Thirdly, how clearly do you recognise God in the discoveries of science?   At the time John’s gospel was written, the Roman world was full of superstitions and omens of good or evil.   Some of them had to do with the treatment or prevention of disease.  The Roman historian Pliny the Elder wrote about a certain Servilius Nonianus, one of the leading citizens of Rome.  Poor old Servilius was terribly worried about losing his sight.  As well he may have been.  But to prevent this he wore a lucky charm around his neck, consisting of the two Greek letters alpha and rho.  The Roman Consul Mucianus had the same fear of losing his sight.  He hoped to prevent it by carrying with him a live fly wrapped in a white cloth.  Pliny the Elder reported that both methods were very successful in preventing the men from going blind.  There was no connection between issues of health and Roman religion – only with superstition.  

On the other hand, the gospels tell us that Jesus was vitally concerned about the health and healing of humanity.  From very early times, Christian monasteries and hospices and eventually hospitals, illustrate the Christian belief that God encourages humanity toward physical and mental wholeness.  We could spend all day listing ways that God’s loving purpose has been realised in the discoveries of medical science.  The latest being the amazingly fast development of vaccines against the COVID-19 virus.

But where else?  How easy is it to recognise God in other kinds of scientific research?  The Genesis creation story is focused exclusively on planet earth of course, and our own solar system.  And we can certainly recognise God in the life and beauty of the earth.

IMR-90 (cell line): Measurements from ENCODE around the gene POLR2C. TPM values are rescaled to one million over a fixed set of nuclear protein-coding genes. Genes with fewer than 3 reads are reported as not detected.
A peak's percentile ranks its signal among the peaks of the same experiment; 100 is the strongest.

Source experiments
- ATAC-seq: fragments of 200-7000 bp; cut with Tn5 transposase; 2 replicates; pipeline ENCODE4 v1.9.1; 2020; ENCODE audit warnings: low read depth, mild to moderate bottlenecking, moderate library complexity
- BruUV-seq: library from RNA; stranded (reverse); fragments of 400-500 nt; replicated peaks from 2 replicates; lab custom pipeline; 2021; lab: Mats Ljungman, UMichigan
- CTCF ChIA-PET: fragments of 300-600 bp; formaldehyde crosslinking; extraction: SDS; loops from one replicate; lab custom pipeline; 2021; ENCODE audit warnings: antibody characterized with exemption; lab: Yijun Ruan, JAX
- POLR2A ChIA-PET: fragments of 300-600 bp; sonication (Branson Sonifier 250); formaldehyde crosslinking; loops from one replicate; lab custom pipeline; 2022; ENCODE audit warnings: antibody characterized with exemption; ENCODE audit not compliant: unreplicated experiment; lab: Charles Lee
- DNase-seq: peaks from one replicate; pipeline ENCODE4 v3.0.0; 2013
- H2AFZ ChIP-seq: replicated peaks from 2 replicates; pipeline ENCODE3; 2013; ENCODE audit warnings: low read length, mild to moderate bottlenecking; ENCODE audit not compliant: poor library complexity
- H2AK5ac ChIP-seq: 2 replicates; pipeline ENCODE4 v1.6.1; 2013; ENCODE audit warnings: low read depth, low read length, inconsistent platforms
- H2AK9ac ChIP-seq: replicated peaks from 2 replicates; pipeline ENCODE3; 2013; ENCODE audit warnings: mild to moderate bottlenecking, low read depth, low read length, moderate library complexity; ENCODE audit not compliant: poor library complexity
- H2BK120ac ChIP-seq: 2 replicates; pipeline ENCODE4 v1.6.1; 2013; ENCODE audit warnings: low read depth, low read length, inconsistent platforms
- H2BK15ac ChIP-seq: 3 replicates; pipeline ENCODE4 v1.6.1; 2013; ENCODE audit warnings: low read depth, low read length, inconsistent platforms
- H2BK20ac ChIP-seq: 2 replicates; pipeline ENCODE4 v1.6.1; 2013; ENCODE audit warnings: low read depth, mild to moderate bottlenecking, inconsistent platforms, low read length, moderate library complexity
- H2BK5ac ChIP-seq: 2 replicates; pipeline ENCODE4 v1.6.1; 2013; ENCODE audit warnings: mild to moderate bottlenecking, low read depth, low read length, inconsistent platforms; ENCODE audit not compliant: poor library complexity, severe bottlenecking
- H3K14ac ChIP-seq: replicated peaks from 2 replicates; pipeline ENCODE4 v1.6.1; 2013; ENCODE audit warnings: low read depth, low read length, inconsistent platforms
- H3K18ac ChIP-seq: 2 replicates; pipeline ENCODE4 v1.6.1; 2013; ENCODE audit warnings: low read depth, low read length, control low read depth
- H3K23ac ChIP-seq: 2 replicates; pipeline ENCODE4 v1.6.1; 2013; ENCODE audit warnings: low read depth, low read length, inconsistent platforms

But how do we recognise God in the unimaginably vast, dark, cold reaches of space?  We believe God created the whole universe, but we tend to think it’s only earth that reflects the beauty of God’s love.  Before the Hubble space telescope was put into place, and all kinds of other telescopic arrays on earth, scientists assumed that the background colour of the universe was beige.  But we know now that even the most distant galaxies are lit up by a glorious array of colour.  We’ve all seen the images.  The God who creates beauty on earth is recognised more and more in the discoveries of science. 

When Jesus told his disciples God would be present with them as the Spirit of truth, he made the connection between truth and love. Those of you who want to know the truth about God will love one another.  You will find God in that love.

We know that God is present in the whole of life, not just in the realm of religion.  The key to recognising God is to ask this question: “Where is love in this situation?”    In times of crisis where help is freely given, in the beauty of nature great and small, in life-affirming discoveries of science: when you discover love at work, you will have recognised the source of that love, which is God.  

To end, I’ll quote from a hymn written by the English writer Donald Hughes.  The last verse speaks of God like this:

Still in humility 

we know you by your grace,

for science’s remotest probe

feels but the fringes of your robe:

Love looks upon your face.